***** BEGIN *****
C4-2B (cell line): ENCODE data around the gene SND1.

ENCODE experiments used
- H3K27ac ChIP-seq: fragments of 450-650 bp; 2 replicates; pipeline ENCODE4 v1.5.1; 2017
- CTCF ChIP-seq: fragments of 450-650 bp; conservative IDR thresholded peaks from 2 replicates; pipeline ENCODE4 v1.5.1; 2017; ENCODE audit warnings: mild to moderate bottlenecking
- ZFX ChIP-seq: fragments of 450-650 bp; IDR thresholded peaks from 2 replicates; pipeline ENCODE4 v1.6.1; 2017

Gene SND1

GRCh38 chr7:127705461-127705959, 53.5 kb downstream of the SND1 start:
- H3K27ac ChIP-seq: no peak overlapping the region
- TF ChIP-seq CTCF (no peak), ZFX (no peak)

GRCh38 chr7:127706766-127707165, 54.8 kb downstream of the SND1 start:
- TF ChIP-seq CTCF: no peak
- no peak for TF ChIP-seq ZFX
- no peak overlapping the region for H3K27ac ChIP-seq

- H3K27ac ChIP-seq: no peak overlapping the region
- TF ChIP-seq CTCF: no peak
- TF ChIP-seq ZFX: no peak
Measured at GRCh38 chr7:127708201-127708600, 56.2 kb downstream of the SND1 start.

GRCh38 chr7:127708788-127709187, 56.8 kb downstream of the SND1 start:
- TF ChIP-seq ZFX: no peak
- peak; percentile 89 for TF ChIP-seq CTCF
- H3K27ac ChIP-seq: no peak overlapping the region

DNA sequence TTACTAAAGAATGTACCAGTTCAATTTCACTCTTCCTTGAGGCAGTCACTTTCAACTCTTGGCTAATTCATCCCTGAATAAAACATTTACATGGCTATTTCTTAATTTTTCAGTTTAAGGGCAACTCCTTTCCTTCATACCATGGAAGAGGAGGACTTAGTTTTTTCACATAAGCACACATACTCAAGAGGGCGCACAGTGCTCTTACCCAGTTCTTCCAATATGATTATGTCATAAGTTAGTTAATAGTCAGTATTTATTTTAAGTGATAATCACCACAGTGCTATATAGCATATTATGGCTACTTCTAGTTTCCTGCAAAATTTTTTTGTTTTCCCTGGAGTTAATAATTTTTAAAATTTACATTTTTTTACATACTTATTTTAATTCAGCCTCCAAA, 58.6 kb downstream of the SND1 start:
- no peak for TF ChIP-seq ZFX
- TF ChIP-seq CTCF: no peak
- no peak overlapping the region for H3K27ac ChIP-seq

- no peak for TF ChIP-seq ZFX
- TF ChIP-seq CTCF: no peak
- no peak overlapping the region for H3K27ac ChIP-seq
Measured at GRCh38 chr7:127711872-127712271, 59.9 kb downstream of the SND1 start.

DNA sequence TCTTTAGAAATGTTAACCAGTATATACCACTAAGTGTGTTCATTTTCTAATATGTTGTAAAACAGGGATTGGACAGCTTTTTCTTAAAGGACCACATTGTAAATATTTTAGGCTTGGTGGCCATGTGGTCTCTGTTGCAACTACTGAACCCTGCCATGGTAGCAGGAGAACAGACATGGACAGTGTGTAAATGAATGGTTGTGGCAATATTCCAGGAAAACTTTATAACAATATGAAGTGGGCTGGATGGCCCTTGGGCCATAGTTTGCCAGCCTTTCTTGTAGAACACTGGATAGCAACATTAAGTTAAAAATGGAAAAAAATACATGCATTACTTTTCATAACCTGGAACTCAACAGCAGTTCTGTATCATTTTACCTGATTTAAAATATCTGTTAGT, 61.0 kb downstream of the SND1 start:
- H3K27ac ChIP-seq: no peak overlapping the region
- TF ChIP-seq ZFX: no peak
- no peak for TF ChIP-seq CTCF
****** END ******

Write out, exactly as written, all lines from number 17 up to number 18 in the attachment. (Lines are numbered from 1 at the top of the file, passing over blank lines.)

Measured at GRCh38 chr7:127708201-127708600, 56.2 kb downstream of the SND1 start.

GRCh38 chr7:127708788-127709187, 56.8 kb downstream of the SND1 start: